The ever-increasing number of investment schemes and investment fraud scams out there can make it seem nearly impossible to avoid securities fraud. Thankfully, there are just two things you need to know how to do in order to drastically reduce your chances of becoming a victim: 1) Know how to recognize the warning signs of fraud; 2) Know how to verify the information you receive from promoters and financial professionals.
• Unregistered “private offerings” or other securities products pushed by unregistered representatives;• Promises of quick profits;• Above-average consistency;• Excessive complexity;• Secrecy, “confidential” strategies, or failure to answer questions;• Unverifiable claims;• Advanced fees;• Products or strategies involving off-shore or foreign investments; and/or• Unsolicited promotions (i.e. “cold calls).
The above signs don’t necessarily mean you’ve stumbled upon an investment scam, but they certainly up the odds. If you encounter any of these signs of securities fraud, make doubly sure to verify any information you’re given by the promoter, sales rep, or financial professional pushing the product. And, when verifying the information, make sure you know where to turn.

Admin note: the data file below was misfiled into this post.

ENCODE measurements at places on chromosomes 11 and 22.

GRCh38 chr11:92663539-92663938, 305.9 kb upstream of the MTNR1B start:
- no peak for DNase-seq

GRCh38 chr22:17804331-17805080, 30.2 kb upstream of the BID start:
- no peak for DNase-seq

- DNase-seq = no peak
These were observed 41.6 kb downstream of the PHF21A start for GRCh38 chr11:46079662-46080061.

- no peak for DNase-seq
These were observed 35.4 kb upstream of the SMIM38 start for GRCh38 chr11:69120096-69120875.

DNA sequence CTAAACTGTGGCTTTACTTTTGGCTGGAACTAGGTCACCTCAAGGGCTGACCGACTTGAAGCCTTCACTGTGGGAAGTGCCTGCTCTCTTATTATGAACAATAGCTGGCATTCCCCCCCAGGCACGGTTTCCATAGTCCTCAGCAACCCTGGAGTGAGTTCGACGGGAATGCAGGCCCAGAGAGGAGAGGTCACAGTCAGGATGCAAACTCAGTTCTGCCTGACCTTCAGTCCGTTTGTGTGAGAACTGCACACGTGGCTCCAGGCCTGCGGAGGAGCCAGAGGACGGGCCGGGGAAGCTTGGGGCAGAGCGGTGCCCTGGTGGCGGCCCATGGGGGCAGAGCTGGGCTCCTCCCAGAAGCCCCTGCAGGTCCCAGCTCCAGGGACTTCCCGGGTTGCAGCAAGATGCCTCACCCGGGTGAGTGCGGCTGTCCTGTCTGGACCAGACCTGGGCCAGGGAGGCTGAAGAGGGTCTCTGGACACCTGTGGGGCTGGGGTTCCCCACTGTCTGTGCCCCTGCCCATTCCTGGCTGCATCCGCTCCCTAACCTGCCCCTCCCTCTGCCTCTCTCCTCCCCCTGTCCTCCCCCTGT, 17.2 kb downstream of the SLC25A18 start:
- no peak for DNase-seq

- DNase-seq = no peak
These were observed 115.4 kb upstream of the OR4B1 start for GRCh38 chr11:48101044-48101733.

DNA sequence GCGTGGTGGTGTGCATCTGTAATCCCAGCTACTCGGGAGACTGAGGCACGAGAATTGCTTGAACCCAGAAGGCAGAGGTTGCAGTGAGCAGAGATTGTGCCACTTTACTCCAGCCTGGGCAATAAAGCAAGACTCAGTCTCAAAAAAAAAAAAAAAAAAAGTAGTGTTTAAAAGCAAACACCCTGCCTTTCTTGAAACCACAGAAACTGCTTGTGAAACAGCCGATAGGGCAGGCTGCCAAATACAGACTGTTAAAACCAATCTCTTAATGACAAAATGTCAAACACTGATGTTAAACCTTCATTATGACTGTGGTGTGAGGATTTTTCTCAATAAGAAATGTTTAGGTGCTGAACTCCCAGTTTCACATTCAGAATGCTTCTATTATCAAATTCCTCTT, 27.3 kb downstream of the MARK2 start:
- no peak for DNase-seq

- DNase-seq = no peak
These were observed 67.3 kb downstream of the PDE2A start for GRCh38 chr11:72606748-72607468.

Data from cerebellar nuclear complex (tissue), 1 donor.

To get background information on:
• an insurance salesperson, contact the National Association of Insurance Commissioners;• an investment advisor or investment firm, contact theSecurities and Exchange Commission;• a stockbroker or brokerage firm, use the Financial Industry Regulatory Authority’s BrokerCheck tool;• a securities product, use the SEC’s EDGAR Database.
If a professional or securities product is registered with a regulator, it should appear in one of these databases. If not, contact your state regulator for information. (The North American Securities Administrators Association maintains a list of state regulators with contact information here.) If you still can’t find any information on the promoter or product after contacting all of the above agencies, consider that the biggest red flag of all.